Disable Device is a skill reflecting your mechanical ability. Slight of hand is a skill reflecting your ability to take action secretly. They uses the Dexterity stat as a modifier.
What can you do with Disable Device & Slight of hand?
These are more skills that have existed for a long time in the game - though in older editions it was called Pick Pockets, Open Locks, and Remove Traps.
Disable Device allows you to disable or sabotage devices or open locks. Classes with trapfinding (rogues) can disable magical traps. Slight of hand allows you to palm objects or remove object from people without them noticing.
Which of these have ground for use?
I am not personally a fan of Disable Device, though by the assessment there is nothing wrong with it.
Pick Pockets, er, Slight of Hand is a case where a skill is almost certainly necessary because of the nature of conflict. It takes place under time constraints, against an opponent, has a serious consequence for failure, can't be modeled at the table and can model a partial result.
I have currently been running games where this Disable Device is not used, and disarming traps and opening locks depends on player skill adjusted for class almost exclusively. For an example of the system I've been using you can check out the Locks and Keys .pdf which is Zak Sabbath's system for opening locks with modifiers for thief skills and using the reverse of the system to disable traps..
Disable Device is another skill that can easily turn into a skill tax skill. The systems usually are only able to use traps to great effect till about level 8. It's mostly dependent on the ability of your DM to continue to scale the DC's correctly.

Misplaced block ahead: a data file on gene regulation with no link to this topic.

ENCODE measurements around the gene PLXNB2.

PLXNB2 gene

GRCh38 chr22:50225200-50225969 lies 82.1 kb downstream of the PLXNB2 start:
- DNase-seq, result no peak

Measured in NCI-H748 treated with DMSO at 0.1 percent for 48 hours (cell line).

Slight of Hand works as is practically with no modification
What is it we gain by having this skill?
A quick simple way to determine the ability of a character to open a lock or disable a trap and a mechanism for picking pockets.
We also gain quite a bit of role protection for the thief type classes.
What do we lose?
As I've handled it in my games before, there is space for an interesting mini-game to replace this that relies on player skill. I also find that allowing each trap to instead work as a trick with various intractable parts can lead to much more entertaining results then simply getting it out of way with a roll. Allowing the characters to attempt to trigger a trap so they can pass or allowing them to disable it by clever thinking seems more interesting than a quick roll.
For those that have some anxiety about describing how traps might work, there are plenty of resources on-line. Not only my Empty Room, Tricks & Trap design supplement but other bloggers discussing trigger mechanisms and more. There are also plenty of ways to allow class selection and level to provide relevance to your ability to open locks and disable traps.
Very little in the case of Slight of Hand. The skills existence may cause the players to do things they otherwise wouldn't, but in the long run that may be a positive influence on the game.
Conclusions & Suggestions:
Either keep this skill as is, or develop an interesting mini-game regarding this skill that your players enjoy. Suggestions are welcome.